Iron Gall inks
Traditional inks are made from iron gall, which oxidizes as it dries to a dark black color. In the past, there were a lot of fountain pen inks with a color called 'blue black', which were a combination of iron gall, which went down very pale but dried/oxidized to black, and blue dye, added to make the wet ink--otherwise too pale to see comfortably--more visible as you wrote. These old blue black iron gall inks were extremely corrosive, and tended to eat steel nibs (gold nibs, however, were resistant, hence the frequency of gold nibs or gold plated nibs in traditional fountain pen manufacturing). Modern iron gall inks are much less corrosive, possibly because of superior chemical manufacturing, but also possibly because the iron concentration is just lower. Also, they often contain added colors other than blue.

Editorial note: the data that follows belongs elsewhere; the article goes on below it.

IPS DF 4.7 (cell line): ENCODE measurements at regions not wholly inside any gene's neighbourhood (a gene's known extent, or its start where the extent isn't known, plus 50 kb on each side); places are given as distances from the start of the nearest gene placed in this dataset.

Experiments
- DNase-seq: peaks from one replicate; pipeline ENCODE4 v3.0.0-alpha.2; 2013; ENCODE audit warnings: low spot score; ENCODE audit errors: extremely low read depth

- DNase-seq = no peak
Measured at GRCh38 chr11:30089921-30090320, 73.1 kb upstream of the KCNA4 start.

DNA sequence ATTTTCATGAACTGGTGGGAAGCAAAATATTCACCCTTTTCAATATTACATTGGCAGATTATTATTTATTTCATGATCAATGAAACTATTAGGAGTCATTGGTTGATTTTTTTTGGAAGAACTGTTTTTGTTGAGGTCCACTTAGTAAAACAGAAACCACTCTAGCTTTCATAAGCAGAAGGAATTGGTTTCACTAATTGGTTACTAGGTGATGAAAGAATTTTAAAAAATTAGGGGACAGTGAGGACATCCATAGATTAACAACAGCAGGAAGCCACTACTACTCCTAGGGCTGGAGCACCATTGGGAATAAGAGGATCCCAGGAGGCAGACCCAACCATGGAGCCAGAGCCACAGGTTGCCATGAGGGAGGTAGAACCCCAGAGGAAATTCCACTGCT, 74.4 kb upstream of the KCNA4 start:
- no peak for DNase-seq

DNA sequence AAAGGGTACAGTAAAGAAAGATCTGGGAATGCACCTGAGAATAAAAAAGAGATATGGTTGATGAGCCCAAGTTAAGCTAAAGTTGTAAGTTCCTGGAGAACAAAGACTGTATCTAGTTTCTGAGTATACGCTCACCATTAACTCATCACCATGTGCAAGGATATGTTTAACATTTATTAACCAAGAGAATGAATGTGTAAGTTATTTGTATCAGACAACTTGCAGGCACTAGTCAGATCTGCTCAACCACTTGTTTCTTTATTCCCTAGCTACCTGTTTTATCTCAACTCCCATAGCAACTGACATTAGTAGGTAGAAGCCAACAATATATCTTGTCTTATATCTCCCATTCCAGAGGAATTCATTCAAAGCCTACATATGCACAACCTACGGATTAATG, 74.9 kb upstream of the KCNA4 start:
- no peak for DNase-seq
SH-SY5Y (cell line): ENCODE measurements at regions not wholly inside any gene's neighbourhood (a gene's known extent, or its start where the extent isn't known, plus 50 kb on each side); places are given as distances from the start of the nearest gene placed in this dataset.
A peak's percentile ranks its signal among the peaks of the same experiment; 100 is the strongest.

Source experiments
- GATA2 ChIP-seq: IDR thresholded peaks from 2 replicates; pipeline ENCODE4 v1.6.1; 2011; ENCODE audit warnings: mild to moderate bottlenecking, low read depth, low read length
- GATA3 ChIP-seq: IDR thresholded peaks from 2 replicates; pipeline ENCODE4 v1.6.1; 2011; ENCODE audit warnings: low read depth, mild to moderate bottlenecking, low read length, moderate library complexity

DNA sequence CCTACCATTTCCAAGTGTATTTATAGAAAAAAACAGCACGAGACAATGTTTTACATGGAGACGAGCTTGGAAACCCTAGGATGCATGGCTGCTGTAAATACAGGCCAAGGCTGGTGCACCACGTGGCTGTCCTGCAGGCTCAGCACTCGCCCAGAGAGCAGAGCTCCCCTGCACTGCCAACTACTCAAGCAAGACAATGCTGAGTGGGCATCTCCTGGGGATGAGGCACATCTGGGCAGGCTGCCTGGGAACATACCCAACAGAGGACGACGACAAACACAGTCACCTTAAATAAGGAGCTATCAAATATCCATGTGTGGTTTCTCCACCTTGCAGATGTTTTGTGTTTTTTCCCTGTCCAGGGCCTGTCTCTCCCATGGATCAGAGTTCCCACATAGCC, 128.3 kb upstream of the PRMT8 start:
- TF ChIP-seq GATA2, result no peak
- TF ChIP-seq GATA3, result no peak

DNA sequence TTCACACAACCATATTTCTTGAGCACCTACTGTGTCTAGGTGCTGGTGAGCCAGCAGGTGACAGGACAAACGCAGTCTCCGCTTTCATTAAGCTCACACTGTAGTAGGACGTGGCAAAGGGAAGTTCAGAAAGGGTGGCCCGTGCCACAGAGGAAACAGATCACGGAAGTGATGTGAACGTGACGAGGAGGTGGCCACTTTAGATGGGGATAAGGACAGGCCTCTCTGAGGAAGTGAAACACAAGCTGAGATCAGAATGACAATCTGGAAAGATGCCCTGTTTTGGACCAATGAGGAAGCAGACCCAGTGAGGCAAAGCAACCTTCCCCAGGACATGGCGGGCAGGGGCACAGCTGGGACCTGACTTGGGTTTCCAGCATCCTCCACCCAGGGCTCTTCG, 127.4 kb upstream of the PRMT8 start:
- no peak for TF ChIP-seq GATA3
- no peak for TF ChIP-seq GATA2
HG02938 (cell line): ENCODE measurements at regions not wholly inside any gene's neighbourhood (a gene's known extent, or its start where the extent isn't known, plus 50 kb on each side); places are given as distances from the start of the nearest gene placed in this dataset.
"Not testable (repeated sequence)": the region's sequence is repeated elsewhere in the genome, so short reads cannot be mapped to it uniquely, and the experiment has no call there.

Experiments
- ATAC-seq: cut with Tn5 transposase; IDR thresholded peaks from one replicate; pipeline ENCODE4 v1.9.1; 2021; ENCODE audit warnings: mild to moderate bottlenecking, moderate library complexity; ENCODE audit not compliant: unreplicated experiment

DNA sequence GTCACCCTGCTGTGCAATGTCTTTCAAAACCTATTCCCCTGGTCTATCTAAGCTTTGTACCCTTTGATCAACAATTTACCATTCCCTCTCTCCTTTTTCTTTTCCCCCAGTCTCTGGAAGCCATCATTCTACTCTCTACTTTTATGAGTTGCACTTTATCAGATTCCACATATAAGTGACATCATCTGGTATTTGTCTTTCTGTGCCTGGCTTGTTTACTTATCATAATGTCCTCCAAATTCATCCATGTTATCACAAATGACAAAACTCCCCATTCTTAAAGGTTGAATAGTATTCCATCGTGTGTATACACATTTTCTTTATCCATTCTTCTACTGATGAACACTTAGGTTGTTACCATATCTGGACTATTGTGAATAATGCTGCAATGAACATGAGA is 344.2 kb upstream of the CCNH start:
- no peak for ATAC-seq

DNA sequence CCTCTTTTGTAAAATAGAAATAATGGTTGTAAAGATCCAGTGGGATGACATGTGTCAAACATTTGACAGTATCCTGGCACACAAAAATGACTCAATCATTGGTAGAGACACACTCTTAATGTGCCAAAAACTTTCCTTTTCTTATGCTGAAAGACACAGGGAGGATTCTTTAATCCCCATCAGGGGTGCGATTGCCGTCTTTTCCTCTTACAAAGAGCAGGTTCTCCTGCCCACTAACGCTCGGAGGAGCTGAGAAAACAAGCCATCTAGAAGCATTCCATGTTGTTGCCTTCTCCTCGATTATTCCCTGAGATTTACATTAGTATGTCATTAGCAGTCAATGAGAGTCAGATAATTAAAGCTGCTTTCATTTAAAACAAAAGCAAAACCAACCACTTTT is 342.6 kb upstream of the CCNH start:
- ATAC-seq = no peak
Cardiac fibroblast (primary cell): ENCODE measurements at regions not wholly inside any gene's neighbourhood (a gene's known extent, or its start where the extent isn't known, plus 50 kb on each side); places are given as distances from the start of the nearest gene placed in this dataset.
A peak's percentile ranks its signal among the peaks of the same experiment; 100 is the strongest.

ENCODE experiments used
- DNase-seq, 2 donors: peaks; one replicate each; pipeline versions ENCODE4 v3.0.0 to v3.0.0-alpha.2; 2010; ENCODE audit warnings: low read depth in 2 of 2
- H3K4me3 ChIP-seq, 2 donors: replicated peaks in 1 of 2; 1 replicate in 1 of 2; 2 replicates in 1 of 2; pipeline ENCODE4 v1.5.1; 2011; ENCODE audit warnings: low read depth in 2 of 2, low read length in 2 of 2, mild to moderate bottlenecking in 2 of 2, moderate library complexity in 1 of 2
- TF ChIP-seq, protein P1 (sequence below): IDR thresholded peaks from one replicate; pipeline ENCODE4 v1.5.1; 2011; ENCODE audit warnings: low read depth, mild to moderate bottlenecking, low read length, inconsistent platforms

All iron gall inks are waterproof at a minimum in their iron gall component: The added dye might wash away in water, but the iron gall will leave behind legible letters. They're also quite fun to use, because the color changes dramatically from wet to dry, as the dye component is dominant when the ink goes down, but the iron gall darkens it as it oxidizes.

The Polish brand KWZ makes quite a lot of iron gall inks that are reputed to behave nicely. I've used Iron Gall Green #3 and it behaves nicely. I also have a bottle of Iron Gall Turquoise, but it had a tendency to clog my Pilot Metropolitan (F nib), and left behind a dark film on the nib that didn't come off in rinsing, and instead required me to physically take apart the nib and feed and rub with a toothpick, so I can't recommend wholeheartedly. However, the color is really beautiful.